0

Smell You Later! Scented Messaging Is Here

fb share tweet share

paris hotspotJust when you thought people couldn’t possibly spend more time on their phones, a startup in Cambridge (of course) has come up with a way to add a little more dimension to messages by integrating them with scents.

Want friends to salivate over the garlic shrimp you’re about to devour, or your super-sized steaming mug of joe? A new iPhone app called oSnap allows users to attach scents to photos. oSnap is currently available for free download from the Apple App Store. The app allows people to take and make oNotes, which are photos, texts, and audio files that are tagged with scents and then shared. Much like tagging in Facebook, a user can click anywhere on the screen and add one of the various “confection” (butter, caramel, brown sugar, etc.) or “plantation” scents (balsamic, cocoa bean, yogurt). At the moment, it seems that people need a Facebook account to use the app, which already has people complaining, but that may change. The “aroma vocabularies” will increase, and developer Vapor Communications will continue expanding the available options.

0

How To Make Drones Scarier: Give Them Pepper Spray

fb share tweet share

skunkPublic embarrassment isn’t enough to dissuade me from telling the story of my only experience with pepper spray. I was an undergrad at the University of Michigan, and after hearing about a rise in sexual assaults on campus, my cousin Paul gave me some pepper spray. I figured I’d never use it, but it couldn’t hurt to have just in case. One day a few weeks later, I was on the phone with my boyfriend, and I came across the pepper spray in a drawer. I began fiddling with it — apparently our conversation was less than riveting — and then I gave it a test spray. Now, I did spray it away from me, but I also happened to spray it straight into the window fan, which blew it back into my face instantly. I’m sure my boyfriend was confused when I started yelling and crying. My face got all puffy, and nothing could mitigate the sting for about an hour. This is when I decided pepper spray was extremely effective, and that I should never touch it again. So it’s with no small amount of horror that I’m reporting on a new drone that can fire “bullets” of pepper spray.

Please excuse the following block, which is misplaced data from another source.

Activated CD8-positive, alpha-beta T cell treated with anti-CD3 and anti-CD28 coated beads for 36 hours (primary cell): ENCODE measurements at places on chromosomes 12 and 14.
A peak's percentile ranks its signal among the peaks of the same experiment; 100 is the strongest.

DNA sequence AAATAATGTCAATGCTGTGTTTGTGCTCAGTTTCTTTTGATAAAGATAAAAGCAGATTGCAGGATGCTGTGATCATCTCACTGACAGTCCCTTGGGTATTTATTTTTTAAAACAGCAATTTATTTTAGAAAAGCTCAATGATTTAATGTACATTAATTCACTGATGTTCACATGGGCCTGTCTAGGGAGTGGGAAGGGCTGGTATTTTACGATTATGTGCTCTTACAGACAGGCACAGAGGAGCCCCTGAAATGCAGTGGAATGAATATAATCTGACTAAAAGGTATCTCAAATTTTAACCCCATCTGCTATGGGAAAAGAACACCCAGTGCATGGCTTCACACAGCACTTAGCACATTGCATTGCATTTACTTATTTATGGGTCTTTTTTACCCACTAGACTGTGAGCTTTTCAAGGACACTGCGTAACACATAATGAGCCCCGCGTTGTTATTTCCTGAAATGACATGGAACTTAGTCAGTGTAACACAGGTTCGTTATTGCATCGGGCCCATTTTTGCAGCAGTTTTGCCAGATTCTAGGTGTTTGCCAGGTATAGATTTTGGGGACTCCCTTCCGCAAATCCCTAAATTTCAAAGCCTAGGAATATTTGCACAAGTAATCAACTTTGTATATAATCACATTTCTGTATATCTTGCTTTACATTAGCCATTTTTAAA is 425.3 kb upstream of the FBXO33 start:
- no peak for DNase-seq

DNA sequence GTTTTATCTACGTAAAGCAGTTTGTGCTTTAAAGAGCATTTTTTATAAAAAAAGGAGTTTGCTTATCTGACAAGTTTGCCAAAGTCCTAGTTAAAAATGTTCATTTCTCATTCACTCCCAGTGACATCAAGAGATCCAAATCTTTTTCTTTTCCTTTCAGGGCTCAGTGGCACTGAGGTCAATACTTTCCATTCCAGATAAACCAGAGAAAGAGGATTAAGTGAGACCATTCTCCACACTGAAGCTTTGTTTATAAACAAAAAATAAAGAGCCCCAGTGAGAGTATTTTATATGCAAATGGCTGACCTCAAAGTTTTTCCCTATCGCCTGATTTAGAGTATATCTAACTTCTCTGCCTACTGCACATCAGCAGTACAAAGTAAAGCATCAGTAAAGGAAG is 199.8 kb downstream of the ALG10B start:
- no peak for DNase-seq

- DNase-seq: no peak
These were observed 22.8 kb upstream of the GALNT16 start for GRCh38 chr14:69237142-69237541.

0

UK Bans Teaching Creationism As Science In Schools

fb share tweet share

evolutionI had to read the headline twice, because at first I was afraid they had it backward: schools in the UK are now banned from teaching creationism as science. The fine print: this applies to existing and future “free” schools or academies, which means state-funded academies, which function much like charter schools do here, as well as state-funded free schools that operate independently and are often set up by non-profit organizations. That means private and parochial schools can keep teaching creationism, but everyone else is mandated to “provide a broad and balanced curriculum,” which “prevents the teaching of creationism as evidence based theory.”

Creationism isn’t science, but has been masquerading as such for a long, long time. Some of us who went to school in the U.S. might remember learning about the Scopes Monkey Trial, in which a teacher named John Scopes was found guilty and fined for teaching evolution in a Tennessee high school. The trial was a big deal for a few reasons, namely putting the modernist v. fundamentalist debate front and center, raising the question of whether evolution and religion could be compatible, and whether the Bible superseded all other knowledge. The case was also famous for pitting William Jennings Bryan against Clarence Darrow in the courtroom. Scopes was found guilty and had to pay a $100 fine, but he later won on a technical appeal. The law Scopes broke was called the Butler Law, the first anti-evolution education legislation, and the ACLU backed Scopes when he got busted for teaching from the textbook Civic Biology, which described evolution. You can learn all you need to know about the trial via Drunk History (below).